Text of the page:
54. V.S. Ramachandran, ‘Sensations Referred to a Patient’s Phantom Arm from Another Subject’s Intact Arm: Perceptual Correlates of Mirror Neurons’, Medical Hypotheses, 70, 6 (2008), 1233–4: 1233. See also his 2000 Edge article where he first calls the action of mirror neurons a ‘virtual reality simulation’, V.S. Ramachandran, ‘Mirror Neurons and Imitation Learning as the Driving Force behind “The Great Leap Forward” in Human Evolution’, Edge 2000 (, and an article in 2009: V.S. Ramachandran and David Brain, ‘Sensations Evoked in Patients with Amputation from Watching an Individual whose Corresponding Intact Limb Is Being Touched’, Archives of Neurology, 66 (2009), 1281–4: 1281.

55. See also V.S. Ramachandran, The Tell-Tale Brain: A Neuroscientist’s Quest for What Makes us Human (New York: Norton, 2011), 123.

56. Ramachandran, op. cit. (note 55), 125.

57. Ramachandran and Altschuler, op. cit. (note 22), 1702.

58. Ibid.

59. See also Ramachandran et al., op. cit. (note 51).

60. V.S. Ramachandran and D. Rogers-Ramachandran, Its All Done with Mirrors: Reflections on the familiar and yet deeply enigmatic nature of the looking glass, Scientific American Mind, August/September 2007, 16–18 .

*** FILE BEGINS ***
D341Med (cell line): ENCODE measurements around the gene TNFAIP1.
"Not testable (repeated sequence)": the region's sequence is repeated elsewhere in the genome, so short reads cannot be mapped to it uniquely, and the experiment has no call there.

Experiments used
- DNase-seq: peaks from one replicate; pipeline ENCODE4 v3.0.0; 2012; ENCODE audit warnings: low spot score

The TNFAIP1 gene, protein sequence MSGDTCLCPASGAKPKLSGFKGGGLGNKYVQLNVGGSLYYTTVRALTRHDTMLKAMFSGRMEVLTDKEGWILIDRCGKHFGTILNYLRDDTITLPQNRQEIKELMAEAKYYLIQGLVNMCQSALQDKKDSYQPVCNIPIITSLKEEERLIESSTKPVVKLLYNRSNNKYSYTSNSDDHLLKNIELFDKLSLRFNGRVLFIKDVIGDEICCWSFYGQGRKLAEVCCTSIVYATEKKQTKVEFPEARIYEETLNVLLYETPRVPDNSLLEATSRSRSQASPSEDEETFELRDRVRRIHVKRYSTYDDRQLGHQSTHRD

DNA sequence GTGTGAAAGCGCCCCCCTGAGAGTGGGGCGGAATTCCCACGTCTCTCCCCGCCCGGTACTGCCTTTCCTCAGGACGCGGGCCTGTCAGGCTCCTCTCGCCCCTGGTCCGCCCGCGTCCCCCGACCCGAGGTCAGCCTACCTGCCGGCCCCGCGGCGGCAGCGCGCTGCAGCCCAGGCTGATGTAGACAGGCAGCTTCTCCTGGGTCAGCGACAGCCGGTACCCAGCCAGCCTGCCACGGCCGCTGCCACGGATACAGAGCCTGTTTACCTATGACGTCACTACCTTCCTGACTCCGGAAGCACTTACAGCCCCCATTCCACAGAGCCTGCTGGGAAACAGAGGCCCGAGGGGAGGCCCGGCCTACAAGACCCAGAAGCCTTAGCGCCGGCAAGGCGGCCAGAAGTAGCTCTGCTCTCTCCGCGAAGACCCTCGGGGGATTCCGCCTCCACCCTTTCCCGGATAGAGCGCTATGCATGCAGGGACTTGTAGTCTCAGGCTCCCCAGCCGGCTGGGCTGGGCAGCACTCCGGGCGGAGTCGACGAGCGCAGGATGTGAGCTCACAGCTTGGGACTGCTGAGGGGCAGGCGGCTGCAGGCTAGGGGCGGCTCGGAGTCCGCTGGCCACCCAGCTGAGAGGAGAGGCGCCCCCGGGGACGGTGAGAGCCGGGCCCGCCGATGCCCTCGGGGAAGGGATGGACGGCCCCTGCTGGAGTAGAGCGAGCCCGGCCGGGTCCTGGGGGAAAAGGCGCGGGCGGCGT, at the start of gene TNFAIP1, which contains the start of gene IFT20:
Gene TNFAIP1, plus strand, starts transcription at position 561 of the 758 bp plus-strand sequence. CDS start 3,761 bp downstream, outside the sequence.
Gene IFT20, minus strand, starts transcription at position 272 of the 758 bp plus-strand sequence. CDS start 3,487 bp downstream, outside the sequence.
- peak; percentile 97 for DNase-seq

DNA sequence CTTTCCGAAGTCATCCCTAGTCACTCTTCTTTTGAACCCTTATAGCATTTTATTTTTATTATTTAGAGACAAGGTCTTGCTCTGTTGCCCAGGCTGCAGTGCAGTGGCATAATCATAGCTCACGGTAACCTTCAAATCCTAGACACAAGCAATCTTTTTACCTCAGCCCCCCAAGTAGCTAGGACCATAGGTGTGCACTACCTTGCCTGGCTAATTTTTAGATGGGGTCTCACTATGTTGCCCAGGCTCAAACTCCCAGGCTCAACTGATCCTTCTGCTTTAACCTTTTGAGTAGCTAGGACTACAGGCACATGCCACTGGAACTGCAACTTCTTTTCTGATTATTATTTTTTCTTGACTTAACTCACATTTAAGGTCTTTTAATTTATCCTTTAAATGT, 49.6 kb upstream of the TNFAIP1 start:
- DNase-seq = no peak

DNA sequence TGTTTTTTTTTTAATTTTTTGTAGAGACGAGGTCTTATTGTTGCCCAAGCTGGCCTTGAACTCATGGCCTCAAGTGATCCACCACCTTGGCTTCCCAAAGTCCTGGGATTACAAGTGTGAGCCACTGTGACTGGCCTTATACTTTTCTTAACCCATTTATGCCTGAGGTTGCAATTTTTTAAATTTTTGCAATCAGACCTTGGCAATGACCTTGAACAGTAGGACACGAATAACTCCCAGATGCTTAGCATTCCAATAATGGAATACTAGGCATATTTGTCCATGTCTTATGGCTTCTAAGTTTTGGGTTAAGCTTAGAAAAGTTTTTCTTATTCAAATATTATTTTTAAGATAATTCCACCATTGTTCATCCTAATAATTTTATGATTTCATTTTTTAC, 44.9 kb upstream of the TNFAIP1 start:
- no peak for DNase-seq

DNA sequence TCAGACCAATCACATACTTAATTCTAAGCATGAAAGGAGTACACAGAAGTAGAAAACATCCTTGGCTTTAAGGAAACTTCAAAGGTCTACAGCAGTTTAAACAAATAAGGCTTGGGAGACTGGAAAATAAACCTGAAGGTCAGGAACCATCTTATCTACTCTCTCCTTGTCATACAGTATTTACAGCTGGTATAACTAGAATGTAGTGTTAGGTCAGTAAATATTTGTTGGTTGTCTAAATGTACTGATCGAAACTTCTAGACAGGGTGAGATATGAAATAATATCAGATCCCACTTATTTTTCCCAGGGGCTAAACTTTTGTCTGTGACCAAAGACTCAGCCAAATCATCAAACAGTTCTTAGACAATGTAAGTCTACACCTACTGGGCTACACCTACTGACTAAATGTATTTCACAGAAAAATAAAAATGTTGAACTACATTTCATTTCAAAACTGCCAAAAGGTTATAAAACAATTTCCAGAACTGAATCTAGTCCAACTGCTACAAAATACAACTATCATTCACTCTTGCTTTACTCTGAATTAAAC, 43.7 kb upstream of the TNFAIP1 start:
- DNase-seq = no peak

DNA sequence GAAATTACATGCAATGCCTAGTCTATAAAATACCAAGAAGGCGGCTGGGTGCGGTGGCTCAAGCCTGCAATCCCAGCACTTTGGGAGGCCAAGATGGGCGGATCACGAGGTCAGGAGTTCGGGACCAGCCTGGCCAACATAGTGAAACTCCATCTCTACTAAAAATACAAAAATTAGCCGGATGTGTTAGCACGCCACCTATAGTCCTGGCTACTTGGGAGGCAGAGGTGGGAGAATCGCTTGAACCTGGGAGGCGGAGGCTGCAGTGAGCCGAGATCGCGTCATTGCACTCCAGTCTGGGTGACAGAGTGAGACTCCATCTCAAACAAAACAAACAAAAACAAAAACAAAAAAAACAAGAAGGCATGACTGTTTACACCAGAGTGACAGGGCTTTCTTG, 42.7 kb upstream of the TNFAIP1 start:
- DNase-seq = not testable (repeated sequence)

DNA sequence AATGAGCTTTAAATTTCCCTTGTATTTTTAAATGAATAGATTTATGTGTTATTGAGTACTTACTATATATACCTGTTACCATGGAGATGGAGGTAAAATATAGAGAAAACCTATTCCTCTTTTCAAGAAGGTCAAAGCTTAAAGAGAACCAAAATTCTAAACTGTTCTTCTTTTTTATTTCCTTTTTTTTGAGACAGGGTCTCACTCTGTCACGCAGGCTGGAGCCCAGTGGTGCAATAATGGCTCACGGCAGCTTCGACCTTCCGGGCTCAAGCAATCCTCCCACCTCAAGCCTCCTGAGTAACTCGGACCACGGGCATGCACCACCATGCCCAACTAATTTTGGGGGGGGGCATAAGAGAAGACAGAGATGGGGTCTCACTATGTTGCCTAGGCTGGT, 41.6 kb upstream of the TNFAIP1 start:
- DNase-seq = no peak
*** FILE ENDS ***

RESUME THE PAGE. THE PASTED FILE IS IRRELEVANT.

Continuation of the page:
61. Ramachandran, op. cit. (note 54).

62. Ramachandran and Rogers-Ramachandran, op. cit. (note 60), 16 .

63. Baron-Cohen is, in fact, opposed to Ramachandran’s theorisations.

64. V.S. Ramachandran and Lindsay M. Oberman, ‘Broken Mirrors: A Theory of Autism’, Scientific American, 295 (2006), 63–9.

65. For example, throughout his Phantoms in the Brain– see op. cit. (note 39); throughout his recent Tell-Tale Brain – see op. cit. (note 55); in V.S. Ramachandran, A Brief Tour of Human Consciousness (New York: Pi Press, 2004), 1, 7–8; in op. cit. (note 8); in International Review of Neurobiology, (1994); and in Medical Hypotheses, (1996).

66. Ramachandran et al., op. cit. (note 8), 29.

67. Ramachandran et al., Ibid., 30.

68. For a critique of ‘neuro-psychoanalysis’, see Nima Bassiri, ‘Freud and the Matter of the Brain: On the Rearrangements of Neuropsychoanalysis’, Critical Inquiry, 40, Autumn (2013), 1–26.

69. Ramachandran, op. cit. (note 38), 316.

70. Ramachandran et al., op. cit. (note 8), 39.

71. Ramachandran et al., Ibid., 39–40.

72. Ramachandran and Rogers-Ramachandran, op. cit. (note 60), 16 .

73. Mirrors have been fascinating to many scholars although we still lack a history of the mirror within the sciences of the mind. See, for example, Mark Pendergrast, Mirror Mirror: A History of the Human Love Affair with Reflection (New York: Basic Books, 2003); Sabine Melchior-Bonnet, The Mirror: A History (New York: Routledge, 2001).

I would like to thank the following people for their helpful comments and suggestions: Edward Baring, Volker Hess, Leor Katz, Sophie Ledebur, the participants of the ‘Soul Catchers’ Workshop at Princeton in February 2014, the participants of the ‘Pathology and Plasticity’ Workshop at Berkeley in April 2014, and the three anonymous reviewers for Medical History.